Additionally, the underlying security architecture of the cloud platform, the mechanism by which client data is segregated and the tools in place around platform access, is also key to a safe and secure operating environment. Providers should make use of best practice tools and architectures to effectively segment network and data access, and they must be willing and able to demonstrate capabilities in this regard. IT directors should also have the option of defining their own security posture based on their unique requirements by choosing how users access their systems, implementing multi-tier architectures to logically separate low, medium, and highly secure applications components and defining the types of traffic allowed into and out of their environment. They should also not be required to expose their data to the open internet when replicating between a provider’s multiple sites.
Production workloads are also subject to additional considerations around geography. While the hosting location of a dev/test/UAT system may not need to take any data sovereignty laws into account, a production application which is constantly storing, generating, and manipulating data definitely does. By that same token, while non-core applications can absorb latency-induced slower response times, any poor performance from a production system not only affects the efficiency of its users, but may also lead to a greater overhead on the IT service desk managing user complaints. Lastly, the ability to roll out application presence within a target region is key to being agile in order to address new market opportunities, while not sacrificing speed of access or governance.
Production workloads require a proven, leading-edge infrastructure platform, consisting of enterprise grade technologies that deliver applications within expected performance parameters while achieving uptime targets. The platform architecture should be designed in such a way as to avoid performance issues such as “noisy neighbor” in which excessive resource usage by one company affects the performance of another, as well as storage hotspots which result in reduced I/O and cause longer wait times for applications to write and receive data. IT directors must be confident in the capacity planning capabilities of their provider to ensure readiness should their business needs escalate quickly and require significant scale.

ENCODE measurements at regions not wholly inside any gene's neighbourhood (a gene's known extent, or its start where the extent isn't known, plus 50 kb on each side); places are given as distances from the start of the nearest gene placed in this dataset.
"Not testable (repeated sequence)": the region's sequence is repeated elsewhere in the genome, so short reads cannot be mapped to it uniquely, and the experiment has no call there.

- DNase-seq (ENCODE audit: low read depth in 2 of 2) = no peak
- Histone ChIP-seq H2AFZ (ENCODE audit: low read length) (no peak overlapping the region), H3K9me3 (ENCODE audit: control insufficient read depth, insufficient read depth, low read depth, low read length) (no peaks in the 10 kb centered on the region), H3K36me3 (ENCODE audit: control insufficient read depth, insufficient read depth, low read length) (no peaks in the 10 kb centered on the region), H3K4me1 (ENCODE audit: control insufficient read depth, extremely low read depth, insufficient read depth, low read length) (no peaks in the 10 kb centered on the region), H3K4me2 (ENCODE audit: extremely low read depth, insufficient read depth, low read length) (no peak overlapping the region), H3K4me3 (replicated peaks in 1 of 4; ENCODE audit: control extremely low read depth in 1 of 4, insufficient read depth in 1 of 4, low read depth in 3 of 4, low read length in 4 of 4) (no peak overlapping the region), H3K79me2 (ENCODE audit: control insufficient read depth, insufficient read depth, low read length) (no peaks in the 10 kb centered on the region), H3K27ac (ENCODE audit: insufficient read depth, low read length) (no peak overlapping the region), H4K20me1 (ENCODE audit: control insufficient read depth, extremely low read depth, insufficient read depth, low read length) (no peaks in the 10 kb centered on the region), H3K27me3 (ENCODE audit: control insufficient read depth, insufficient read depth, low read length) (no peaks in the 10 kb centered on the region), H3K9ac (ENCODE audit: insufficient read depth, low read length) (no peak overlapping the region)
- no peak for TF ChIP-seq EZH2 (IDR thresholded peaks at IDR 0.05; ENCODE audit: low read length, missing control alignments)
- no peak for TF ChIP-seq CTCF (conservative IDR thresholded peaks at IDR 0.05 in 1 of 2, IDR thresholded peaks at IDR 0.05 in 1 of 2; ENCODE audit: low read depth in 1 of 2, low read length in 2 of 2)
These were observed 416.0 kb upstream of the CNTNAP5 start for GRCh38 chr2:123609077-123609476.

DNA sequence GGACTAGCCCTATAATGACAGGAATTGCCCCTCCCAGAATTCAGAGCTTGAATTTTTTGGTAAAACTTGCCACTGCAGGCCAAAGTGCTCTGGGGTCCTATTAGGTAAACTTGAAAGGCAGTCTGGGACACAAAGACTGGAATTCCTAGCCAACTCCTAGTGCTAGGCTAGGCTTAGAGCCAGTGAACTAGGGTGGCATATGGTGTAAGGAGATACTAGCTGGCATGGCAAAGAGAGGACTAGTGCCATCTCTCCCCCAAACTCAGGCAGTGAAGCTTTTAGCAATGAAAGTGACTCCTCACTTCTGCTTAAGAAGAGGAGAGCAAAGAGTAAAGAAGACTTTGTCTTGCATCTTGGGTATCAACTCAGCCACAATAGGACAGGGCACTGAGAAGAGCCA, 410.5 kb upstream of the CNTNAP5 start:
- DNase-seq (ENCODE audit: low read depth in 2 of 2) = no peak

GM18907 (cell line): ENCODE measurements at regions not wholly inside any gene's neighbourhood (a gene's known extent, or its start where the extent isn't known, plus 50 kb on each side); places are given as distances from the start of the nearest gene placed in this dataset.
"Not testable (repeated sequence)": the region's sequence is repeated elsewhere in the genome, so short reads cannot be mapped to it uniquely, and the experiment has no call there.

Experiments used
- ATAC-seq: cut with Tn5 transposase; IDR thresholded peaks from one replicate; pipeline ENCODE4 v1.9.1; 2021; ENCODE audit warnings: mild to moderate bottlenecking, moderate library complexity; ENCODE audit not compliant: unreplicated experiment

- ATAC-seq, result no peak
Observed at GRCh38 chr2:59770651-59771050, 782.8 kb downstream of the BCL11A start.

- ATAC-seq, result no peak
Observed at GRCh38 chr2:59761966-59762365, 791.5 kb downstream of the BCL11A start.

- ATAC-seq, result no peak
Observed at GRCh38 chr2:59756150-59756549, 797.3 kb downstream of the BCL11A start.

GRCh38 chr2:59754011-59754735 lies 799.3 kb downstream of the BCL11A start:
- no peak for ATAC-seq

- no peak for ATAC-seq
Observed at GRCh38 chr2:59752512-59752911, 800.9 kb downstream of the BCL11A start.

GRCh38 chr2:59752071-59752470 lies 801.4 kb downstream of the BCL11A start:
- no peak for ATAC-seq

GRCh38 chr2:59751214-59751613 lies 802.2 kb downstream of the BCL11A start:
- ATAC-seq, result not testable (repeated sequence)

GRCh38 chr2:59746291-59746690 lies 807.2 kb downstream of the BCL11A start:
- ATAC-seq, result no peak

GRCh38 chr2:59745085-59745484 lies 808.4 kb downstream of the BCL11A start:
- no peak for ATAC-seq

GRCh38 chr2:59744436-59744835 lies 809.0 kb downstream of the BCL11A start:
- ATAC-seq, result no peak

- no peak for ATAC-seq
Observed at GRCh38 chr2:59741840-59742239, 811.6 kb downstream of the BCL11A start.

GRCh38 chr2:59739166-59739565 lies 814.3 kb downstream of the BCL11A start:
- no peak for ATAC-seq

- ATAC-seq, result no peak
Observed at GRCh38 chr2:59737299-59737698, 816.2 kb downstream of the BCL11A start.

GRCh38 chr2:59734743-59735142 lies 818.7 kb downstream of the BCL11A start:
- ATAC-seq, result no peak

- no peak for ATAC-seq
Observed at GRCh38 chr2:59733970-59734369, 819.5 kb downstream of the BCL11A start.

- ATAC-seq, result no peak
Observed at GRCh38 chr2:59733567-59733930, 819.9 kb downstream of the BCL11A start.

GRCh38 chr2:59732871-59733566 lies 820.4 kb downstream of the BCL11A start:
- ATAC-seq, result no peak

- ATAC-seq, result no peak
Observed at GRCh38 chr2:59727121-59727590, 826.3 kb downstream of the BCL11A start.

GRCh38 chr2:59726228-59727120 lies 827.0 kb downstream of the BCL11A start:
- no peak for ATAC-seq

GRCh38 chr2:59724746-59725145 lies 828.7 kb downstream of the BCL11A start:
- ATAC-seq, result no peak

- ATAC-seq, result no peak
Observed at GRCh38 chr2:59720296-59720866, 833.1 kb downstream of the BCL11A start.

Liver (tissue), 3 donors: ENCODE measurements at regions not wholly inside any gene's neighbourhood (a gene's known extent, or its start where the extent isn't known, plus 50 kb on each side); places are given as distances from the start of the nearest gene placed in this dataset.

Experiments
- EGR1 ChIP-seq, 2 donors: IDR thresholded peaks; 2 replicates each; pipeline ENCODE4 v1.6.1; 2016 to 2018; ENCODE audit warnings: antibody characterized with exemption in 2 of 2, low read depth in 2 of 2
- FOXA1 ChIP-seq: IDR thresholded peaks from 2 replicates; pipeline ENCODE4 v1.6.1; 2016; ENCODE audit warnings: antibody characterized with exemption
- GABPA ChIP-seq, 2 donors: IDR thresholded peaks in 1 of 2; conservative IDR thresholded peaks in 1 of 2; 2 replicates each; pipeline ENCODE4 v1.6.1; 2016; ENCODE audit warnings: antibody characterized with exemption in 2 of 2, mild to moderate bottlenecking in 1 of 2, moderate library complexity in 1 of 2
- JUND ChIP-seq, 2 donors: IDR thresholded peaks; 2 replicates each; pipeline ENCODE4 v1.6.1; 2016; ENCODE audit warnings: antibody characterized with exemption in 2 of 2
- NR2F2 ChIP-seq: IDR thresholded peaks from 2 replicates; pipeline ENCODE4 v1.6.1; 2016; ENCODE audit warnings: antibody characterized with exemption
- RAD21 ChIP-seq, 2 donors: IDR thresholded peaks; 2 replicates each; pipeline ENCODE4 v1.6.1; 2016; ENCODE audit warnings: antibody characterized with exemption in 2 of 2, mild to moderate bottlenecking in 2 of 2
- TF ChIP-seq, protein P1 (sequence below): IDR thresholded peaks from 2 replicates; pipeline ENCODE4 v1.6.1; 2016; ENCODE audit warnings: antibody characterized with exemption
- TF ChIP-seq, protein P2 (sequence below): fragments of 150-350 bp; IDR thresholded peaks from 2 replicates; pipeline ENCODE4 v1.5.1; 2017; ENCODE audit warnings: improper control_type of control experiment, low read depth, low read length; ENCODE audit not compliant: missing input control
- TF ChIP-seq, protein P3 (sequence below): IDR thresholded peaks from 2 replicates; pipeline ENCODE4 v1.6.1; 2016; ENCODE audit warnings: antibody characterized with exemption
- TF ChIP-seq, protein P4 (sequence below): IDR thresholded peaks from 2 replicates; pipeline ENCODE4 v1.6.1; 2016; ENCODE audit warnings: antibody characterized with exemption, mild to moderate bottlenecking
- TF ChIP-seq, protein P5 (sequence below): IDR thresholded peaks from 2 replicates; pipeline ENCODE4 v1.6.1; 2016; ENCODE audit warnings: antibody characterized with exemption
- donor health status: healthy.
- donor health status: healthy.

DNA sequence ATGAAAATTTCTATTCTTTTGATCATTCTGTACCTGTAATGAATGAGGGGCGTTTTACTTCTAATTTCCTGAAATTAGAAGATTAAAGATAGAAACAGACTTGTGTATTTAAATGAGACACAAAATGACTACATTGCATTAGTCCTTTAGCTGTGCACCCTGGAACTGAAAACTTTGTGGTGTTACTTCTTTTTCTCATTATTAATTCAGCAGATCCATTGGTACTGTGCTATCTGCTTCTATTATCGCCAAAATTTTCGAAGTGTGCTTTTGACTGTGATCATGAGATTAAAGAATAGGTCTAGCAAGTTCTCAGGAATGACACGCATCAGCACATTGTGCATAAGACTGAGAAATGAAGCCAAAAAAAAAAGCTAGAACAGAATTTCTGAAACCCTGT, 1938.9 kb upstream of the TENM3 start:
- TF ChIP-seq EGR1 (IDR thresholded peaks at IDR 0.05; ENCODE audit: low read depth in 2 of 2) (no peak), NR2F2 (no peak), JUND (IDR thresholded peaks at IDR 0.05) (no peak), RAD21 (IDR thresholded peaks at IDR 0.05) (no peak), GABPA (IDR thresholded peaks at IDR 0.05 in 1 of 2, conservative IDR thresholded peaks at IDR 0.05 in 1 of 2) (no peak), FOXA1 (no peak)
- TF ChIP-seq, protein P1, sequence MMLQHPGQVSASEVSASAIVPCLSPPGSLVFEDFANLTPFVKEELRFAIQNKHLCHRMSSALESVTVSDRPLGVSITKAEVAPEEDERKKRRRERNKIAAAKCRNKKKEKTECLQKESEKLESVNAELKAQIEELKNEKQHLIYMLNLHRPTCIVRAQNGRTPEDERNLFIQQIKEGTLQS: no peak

In the cloud, building brand new applications or moving loosely coupled or non-core workloads can be done easily with a simple set of steps. Moving a tightly integrated business critical system is far more complex, made infinitely more complicated when multiplied by the number of production systems that a typical enterprise operates. In addition, a move to the cloud often requires a re-architecture or refresh of technology as well as certain organizational changes to accommodate potential modifications in administration and management of these systems, accessibility and control, as well as cost management. For this reason and many others, choosing a partner with migration and consulting expertise is important to ensure that the cloud is leveraged in such a way as to minimize impact, unlock efficiencies, and improve overall service value.
The key message for any company considering moving production workloads to a cloud service provider is to choose a partner with a platform designed with production applications in mind. One that is able to offer their service with the necessary service guarantees and compliance alignment that enterprises consider critical to operations. Some cloud deployments will be best served by a broad set of features and capabilities that are powerful and can often speed up deployment and delivery times.
However, for production workloads with custom code and unique implementation architectures, it is more important that once deployed they are able to run reliably, securely, and predictably to truly deliver the benefits of cloud in a mission critical environment. Lastly, a partner with a rich set of complementary services, such as consulting and migration which enable effective cloud adoption and usage, can prove to be the difference between introducing an innovative shift in the way IT services enables their organizations, instead of simply maintaining the status quo.